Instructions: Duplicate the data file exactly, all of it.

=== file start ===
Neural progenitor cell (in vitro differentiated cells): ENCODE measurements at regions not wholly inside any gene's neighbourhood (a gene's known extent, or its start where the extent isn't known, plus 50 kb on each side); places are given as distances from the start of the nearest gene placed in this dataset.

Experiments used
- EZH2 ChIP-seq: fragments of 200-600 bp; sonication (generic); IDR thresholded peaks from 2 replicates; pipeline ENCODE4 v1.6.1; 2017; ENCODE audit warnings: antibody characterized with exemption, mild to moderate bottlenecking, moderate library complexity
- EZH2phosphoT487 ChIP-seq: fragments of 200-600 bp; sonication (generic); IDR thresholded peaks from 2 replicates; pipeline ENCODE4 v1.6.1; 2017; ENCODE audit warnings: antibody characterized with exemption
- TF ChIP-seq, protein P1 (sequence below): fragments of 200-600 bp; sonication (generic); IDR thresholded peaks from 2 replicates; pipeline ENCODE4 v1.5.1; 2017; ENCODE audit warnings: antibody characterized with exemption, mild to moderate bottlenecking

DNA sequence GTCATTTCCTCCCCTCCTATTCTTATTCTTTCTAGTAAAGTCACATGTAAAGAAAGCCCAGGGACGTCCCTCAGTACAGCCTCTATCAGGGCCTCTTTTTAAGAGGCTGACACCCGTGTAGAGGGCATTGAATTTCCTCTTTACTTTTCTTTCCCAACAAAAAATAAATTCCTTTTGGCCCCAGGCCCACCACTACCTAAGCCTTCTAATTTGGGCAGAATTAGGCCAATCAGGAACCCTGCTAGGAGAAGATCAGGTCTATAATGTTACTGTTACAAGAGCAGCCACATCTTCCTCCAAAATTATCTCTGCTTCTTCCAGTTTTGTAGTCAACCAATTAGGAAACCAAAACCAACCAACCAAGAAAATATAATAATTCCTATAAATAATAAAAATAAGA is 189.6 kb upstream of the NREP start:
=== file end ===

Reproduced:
Neural progenitor cell (in vitro differentiated cells): ENCODE measurements at regions not wholly inside any gene's neighbourhood (a gene's known extent, or its start where the extent isn't known, plus 50 kb on each side); places are given as distances from the start of the nearest gene placed in this dataset.

Experiments used
- EZH2 ChIP-seq: fragments of 200-600 bp; sonication (generic); IDR thresholded peaks from 2 replicates; pipeline ENCODE4 v1.6.1; 2017; ENCODE audit warnings: antibody characterized with exemption, mild to moderate bottlenecking, moderate library complexity
- EZH2phosphoT487 ChIP-seq: fragments of 200-600 bp; sonication (generic); IDR thresholded peaks from 2 replicates; pipeline ENCODE4 v1.6.1; 2017; ENCODE audit warnings: antibody characterized with exemption
- TF ChIP-seq, protein P1 (sequence below): fragments of 200-600 bp; sonication (generic); IDR thresholded peaks from 2 replicates; pipeline ENCODE4 v1.5.1; 2017; ENCODE audit warnings: antibody characterized with exemption, mild to moderate bottlenecking

DNA sequence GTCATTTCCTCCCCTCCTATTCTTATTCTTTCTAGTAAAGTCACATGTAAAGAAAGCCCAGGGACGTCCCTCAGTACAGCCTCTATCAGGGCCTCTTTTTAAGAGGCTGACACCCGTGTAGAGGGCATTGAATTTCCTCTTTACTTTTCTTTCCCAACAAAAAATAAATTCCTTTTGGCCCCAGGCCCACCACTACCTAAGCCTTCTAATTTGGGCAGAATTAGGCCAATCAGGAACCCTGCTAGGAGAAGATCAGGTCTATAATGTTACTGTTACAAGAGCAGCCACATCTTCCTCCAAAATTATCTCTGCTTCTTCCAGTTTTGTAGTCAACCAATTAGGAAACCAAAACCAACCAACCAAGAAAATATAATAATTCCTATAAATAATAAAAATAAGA is 189.6 kb upstream of the NREP start: